Is the pound falling because these foreigners don't want pounds but want paying with the worlds first; second or third reserve currency, (US Dollar; Euro or Yen respectively)? What happens to UK external debt obligations, equivalent to $10.5 trillion; a fifth of all the worlds external debt?

    JR and Redwoodians have blogged on this site for reductions in UK base / repo' rate. I am not so sure.

    We import a hell of a lot, oil; gas and food, to name but three primary commodities. Practically all of these are traded in US Dollars or, at least pegged to that currency. If the Pound falls, as it will, if base rate is dropped, what happens to the price we will pay in the high street?

    The low pound will reduce our imports of fifty inch plasma TVs but are we prepared to reduce imports of oil and gas? Our economy and its growth are totally dependant on energy imports. Reduce energy imports; reduce GDP growth; spend much longer paying off our debts.

    Regardless of politics, two of the three basic sectors of our economy – the government sector and the household sector – are totally dependant on the third corporate sector; down to the last pension payment you get before you fall off your perch. Reducing the interest payments on their debt would be nice but it has implications, as above. Reducing the tax and regulation burden on them will improve their bottom line just as well. We have to do this NOW.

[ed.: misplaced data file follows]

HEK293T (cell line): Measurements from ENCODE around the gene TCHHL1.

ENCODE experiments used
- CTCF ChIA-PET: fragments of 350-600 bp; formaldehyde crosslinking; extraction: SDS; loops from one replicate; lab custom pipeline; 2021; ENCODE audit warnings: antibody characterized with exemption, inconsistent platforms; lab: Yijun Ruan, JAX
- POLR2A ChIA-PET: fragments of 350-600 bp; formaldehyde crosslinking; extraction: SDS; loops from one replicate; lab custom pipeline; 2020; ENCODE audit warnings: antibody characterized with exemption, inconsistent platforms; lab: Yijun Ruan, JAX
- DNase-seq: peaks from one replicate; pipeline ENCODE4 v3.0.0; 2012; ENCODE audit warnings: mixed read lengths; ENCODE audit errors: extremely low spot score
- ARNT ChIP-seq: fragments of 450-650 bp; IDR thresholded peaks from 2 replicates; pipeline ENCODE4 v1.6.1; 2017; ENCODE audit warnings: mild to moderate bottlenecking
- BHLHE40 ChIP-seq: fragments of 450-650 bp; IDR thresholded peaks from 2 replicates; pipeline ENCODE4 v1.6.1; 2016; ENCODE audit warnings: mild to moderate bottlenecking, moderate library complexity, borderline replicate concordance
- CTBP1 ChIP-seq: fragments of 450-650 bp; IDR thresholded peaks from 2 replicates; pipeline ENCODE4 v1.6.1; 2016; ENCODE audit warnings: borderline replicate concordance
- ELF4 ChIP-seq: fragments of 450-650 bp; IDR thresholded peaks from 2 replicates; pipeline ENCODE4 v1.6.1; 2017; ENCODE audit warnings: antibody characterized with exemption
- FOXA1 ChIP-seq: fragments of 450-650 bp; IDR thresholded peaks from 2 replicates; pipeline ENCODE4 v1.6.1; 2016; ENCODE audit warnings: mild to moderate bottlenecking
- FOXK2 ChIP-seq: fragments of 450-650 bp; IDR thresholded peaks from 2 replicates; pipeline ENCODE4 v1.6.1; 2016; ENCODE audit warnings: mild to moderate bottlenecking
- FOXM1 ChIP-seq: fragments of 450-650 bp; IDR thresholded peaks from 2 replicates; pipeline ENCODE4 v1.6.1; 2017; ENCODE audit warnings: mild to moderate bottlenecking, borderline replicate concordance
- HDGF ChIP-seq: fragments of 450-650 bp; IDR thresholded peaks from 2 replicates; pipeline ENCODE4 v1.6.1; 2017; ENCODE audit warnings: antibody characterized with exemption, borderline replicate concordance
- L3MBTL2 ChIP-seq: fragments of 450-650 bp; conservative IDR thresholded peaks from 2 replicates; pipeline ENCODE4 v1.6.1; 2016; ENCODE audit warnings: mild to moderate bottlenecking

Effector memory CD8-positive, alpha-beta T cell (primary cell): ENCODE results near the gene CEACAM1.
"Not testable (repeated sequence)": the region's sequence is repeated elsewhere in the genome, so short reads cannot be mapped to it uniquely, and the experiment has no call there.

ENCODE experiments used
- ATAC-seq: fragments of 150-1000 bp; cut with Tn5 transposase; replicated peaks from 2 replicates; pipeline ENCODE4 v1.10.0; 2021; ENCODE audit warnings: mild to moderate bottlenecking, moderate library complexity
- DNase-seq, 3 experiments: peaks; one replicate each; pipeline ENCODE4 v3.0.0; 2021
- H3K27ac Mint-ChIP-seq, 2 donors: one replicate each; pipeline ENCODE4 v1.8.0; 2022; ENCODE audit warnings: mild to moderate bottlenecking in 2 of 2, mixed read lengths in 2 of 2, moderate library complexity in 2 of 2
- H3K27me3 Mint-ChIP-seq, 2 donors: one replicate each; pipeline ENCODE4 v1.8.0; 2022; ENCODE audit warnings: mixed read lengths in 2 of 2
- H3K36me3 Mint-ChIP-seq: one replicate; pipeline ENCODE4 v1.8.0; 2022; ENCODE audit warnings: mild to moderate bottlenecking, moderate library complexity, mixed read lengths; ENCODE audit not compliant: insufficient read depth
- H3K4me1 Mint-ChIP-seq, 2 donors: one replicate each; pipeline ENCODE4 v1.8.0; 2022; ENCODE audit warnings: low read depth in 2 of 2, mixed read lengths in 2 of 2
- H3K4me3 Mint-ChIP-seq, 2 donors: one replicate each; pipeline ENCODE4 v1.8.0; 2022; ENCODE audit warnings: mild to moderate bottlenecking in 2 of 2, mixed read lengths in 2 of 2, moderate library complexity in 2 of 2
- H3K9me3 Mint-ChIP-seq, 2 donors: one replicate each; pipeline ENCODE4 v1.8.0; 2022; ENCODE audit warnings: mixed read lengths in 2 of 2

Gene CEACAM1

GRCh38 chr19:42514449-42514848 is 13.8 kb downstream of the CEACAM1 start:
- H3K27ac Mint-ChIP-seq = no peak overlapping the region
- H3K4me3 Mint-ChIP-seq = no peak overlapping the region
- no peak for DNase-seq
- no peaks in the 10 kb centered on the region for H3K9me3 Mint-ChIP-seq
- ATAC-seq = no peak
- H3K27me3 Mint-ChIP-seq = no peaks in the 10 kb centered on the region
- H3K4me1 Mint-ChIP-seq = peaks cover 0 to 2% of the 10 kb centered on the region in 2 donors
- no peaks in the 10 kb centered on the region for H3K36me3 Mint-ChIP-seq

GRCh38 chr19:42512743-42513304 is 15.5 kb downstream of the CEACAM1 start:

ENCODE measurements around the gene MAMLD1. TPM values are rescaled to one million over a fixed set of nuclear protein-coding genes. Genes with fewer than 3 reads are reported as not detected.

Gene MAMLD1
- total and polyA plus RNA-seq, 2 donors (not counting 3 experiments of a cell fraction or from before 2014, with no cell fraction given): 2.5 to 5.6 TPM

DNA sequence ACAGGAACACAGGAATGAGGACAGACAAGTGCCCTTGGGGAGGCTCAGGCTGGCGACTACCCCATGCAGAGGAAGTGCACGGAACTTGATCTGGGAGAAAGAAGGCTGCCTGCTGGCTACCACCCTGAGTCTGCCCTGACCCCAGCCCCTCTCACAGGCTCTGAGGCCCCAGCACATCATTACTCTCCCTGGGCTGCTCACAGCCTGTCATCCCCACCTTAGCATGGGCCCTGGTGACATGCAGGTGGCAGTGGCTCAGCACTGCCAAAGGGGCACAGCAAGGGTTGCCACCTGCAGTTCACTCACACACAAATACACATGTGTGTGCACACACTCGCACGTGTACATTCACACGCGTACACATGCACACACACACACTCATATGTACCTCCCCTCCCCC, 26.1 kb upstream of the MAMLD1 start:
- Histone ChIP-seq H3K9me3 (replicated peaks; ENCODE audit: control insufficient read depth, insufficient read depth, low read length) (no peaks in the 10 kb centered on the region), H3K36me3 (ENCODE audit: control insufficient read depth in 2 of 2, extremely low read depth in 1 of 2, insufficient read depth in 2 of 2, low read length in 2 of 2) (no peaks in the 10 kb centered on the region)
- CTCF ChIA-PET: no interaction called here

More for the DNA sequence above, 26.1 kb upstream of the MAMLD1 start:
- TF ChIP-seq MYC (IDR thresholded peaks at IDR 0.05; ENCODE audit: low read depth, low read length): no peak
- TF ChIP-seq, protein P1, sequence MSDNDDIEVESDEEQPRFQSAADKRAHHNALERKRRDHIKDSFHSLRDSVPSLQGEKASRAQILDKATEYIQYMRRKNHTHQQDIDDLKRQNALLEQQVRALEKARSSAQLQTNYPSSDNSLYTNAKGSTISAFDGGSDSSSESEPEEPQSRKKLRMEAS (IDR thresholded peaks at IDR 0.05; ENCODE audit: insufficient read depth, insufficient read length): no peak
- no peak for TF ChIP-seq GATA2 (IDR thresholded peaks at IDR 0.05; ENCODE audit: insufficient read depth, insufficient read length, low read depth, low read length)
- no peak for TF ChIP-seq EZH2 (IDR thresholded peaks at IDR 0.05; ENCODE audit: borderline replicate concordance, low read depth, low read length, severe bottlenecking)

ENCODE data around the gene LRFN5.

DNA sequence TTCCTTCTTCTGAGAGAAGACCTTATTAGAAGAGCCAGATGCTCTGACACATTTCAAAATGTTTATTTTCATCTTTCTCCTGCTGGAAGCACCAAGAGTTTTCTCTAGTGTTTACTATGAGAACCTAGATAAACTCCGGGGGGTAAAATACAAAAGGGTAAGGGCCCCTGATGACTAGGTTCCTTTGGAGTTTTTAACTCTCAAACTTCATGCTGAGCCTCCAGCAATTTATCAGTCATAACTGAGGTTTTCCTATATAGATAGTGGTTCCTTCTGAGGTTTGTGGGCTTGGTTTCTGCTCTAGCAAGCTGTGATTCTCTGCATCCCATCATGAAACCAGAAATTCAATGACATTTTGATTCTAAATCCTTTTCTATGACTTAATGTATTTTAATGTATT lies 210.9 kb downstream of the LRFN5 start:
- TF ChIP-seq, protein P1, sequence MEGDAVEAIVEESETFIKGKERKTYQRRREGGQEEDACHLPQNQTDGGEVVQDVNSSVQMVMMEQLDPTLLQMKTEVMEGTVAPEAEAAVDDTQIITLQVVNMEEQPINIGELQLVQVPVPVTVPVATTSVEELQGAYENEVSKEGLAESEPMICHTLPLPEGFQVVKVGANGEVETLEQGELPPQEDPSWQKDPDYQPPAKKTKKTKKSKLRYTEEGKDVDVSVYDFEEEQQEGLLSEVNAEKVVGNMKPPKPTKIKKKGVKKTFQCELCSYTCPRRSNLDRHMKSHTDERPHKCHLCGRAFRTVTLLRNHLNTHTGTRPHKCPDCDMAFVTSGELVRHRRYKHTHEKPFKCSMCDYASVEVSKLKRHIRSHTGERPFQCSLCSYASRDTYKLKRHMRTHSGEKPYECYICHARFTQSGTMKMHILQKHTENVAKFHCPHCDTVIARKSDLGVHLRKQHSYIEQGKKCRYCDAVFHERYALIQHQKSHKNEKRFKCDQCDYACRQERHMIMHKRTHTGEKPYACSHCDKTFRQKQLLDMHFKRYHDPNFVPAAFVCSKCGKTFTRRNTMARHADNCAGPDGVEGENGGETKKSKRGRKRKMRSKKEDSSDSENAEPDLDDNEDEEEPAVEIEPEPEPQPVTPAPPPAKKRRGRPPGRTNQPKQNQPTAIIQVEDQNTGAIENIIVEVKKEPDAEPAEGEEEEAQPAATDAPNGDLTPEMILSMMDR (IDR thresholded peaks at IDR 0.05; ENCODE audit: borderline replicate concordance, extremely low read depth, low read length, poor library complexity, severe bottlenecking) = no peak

A while back we blogged on this site about a "world currency"; well, I think the yanks may have engineered the US Dollar to be that world currency; for now. I am trying to work out how the US will destroy the competition; that is, the Euro and the Yen. Being the printer of the worlds currency gives you a massive advantage when your home economy is in a hole. If there is a problem; print a few more dollars, the rest of the world will buy them and hold them, cash or paper. Who needs Crack when you are addicted to Dollars.

    If you missed it, try and get the download from BBC World Service Radio (the only bit of the BBC worth saving). Titled "The Future of the Dollar" the podcast/download should be up on the site in the next couple of hours.

    Reply: We are paying pounds to Santander because they have to pay back depositors in pounds.

    1. Tony Makara
      October 30, 2008

      If there is to be a world currency, it has to be a completely new issue managed by a world central bank and to run alongside existing currencies. America's problem with trade deficits means that the Dollar will become more erratic as liquidity is traded against imported inflation. The Euro, being a political currency, is only as good as the European project and for this reason is not the long term solution. The answer can only be a new international currency, issued by a world central bank with its value being backed up by access to trade. Those signing up to the new currency should agree not to trade with non-members, this will very quickly make the minds up of any doubters. A world central bank is an idea that is long overdue. It is logical and inevitable.

  4. Tony Makara
    October 30, 2008

    Just a thought, but is it remotely conceivable that a Labour government which knows it is condemned to lose the next election, is now working overtime to ensure that an incoming Conservative government is so tied up with government debt and inflation that it will have absolutely no room for tax-cuts and will probably spend most of its tenure under a sluggish high interest-rate economy?